About an hour and 25 minutes after the Riverside shooting, at approximately 3:00 a.m., a man matching Dorner's description tried to steal a boat in San Diego, telling the boat's captain that he would take the boat to Mexico. A federal criminal complaint was filed against Dorner this same day for allegedly fleeing California to avoid prosecution.
Hours later the burning remains of Dorner's vehicle, a dark gray 2005 Nissan Titan truck, were found on a remote fire trail by citizen Daniel McGowan near Big Bear Lake, about 80 miles from Los Angeles. Investigators spread out to search for Dorner in the surrounding area, and about 125 officers went from door to door. All schools in the Bear Valley Unified School District were placed into a state of lockdown.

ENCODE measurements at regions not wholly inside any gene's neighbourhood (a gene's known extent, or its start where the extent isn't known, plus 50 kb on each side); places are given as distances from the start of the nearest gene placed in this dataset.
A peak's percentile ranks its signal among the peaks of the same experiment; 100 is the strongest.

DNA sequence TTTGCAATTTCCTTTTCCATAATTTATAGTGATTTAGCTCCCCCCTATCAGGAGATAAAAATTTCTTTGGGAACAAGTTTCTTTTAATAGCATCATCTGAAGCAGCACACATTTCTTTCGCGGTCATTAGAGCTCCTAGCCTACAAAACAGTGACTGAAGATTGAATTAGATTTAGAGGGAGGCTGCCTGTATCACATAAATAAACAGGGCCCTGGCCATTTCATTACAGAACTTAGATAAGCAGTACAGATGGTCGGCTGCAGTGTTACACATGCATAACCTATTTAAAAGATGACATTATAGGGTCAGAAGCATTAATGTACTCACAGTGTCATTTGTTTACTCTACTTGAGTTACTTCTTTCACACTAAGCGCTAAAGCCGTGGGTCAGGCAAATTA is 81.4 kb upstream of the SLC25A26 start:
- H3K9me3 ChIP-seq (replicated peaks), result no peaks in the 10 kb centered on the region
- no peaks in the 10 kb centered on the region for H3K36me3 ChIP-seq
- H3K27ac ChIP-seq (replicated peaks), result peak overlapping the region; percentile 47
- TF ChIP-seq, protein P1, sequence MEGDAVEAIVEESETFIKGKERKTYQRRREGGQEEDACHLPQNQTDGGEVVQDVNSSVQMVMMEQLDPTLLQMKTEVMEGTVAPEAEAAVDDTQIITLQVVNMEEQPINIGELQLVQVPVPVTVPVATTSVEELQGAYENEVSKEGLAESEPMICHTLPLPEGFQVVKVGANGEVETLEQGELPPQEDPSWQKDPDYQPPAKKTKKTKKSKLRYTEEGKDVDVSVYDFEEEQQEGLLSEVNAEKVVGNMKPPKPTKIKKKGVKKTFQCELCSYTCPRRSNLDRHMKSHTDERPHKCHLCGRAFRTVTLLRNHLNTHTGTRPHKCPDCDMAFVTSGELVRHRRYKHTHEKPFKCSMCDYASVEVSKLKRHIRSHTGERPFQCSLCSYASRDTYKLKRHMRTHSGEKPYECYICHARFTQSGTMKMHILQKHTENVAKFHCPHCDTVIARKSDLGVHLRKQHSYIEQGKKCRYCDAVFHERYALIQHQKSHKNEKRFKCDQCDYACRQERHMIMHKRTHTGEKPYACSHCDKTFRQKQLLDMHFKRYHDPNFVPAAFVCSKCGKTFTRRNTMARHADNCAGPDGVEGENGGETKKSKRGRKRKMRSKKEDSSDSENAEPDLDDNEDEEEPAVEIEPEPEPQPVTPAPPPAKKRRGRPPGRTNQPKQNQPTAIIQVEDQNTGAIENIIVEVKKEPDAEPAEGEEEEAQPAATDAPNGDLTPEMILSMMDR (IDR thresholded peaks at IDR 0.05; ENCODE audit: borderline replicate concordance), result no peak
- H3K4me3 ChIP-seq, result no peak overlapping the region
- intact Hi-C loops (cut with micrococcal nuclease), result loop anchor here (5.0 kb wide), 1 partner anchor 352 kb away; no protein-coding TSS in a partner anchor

CNN reported that the Los Angeles Police Department was re-opening its investigation into Dorner's dismissal from the LAPD so as to reassure the public that the police were doing everything in their power to capture Dorner.
Authorities offered a $1 million reward for information leading to the capture of Dorner. For the first time, Dorner's actions were described as a form of "domestic terrorism". With Dorner believed to be hiding somewhere in the San Bernardino Mountains, an unmanned aerial vehicle was deployed to aid the search from the air amid fears that Dorner would head for the Mexican border.
The Riverside District Attorney filed formal charges against Dorner for the murder of a police officer and the attempted murder of three other officers.